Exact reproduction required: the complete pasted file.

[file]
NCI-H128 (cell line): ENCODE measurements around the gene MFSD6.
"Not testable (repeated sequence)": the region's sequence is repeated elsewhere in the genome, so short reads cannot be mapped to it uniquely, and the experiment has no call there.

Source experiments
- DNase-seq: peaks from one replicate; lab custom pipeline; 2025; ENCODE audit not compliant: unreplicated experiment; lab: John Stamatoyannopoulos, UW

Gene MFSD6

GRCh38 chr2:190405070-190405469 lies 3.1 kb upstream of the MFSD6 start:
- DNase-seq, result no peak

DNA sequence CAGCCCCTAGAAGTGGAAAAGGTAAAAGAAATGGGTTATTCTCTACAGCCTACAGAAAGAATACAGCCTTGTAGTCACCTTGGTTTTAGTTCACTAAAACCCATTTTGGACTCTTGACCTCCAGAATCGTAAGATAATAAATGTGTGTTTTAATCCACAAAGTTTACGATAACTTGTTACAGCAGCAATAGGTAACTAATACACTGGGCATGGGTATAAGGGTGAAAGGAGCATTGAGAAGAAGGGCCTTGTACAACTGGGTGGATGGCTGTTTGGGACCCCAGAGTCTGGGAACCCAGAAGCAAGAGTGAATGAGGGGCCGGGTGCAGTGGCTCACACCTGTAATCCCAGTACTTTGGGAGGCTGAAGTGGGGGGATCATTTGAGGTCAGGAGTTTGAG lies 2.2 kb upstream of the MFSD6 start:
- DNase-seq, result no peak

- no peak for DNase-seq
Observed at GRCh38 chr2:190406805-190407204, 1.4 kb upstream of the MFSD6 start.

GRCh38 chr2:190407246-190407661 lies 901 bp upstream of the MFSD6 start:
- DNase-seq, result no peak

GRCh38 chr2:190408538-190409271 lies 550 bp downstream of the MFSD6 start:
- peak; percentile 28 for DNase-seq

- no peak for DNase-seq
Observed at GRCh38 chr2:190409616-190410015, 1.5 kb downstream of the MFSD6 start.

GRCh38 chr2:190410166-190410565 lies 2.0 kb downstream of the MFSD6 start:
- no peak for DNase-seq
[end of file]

NCI-H128 (cell line): ENCODE measurements around the gene MFSD6.
"Not testable (repeated sequence)": the region's sequence is repeated elsewhere in the genome, so short reads cannot be mapped to it uniquely, and the experiment has no call there.

Source experiments
- DNase-seq: peaks from one replicate; lab custom pipeline; 2025; ENCODE audit not compliant: unreplicated experiment; lab: John Stamatoyannopoulos, UW

Gene MFSD6

GRCh38 chr2:190405070-190405469 lies 3.1 kb upstream of the MFSD6 start:
- DNase-seq, result no peak

DNA sequence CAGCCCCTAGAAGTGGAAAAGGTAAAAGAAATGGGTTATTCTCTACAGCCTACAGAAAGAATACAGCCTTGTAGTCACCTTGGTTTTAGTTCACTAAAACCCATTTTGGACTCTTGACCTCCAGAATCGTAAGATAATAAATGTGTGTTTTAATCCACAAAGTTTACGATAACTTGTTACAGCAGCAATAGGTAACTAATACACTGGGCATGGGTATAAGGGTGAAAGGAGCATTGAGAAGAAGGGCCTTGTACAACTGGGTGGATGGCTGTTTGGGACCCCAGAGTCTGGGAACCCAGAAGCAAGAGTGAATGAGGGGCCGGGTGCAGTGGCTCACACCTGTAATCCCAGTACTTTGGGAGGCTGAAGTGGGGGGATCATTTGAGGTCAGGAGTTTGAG lies 2.2 kb upstream of the MFSD6 start:
- DNase-seq, result no peak

- no peak for DNase-seq
Observed at GRCh38 chr2:190406805-190407204, 1.4 kb upstream of the MFSD6 start.

GRCh38 chr2:190407246-190407661 lies 901 bp upstream of the MFSD6 start:
- DNase-seq, result no peak

GRCh38 chr2:190408538-190409271 lies 550 bp downstream of the MFSD6 start:
- peak; percentile 28 for DNase-seq

- no peak for DNase-seq
Observed at GRCh38 chr2:190409616-190410015, 1.5 kb downstream of the MFSD6 start.

GRCh38 chr2:190410166-190410565 lies 2.0 kb downstream of the MFSD6 start:
- no peak for DNase-seq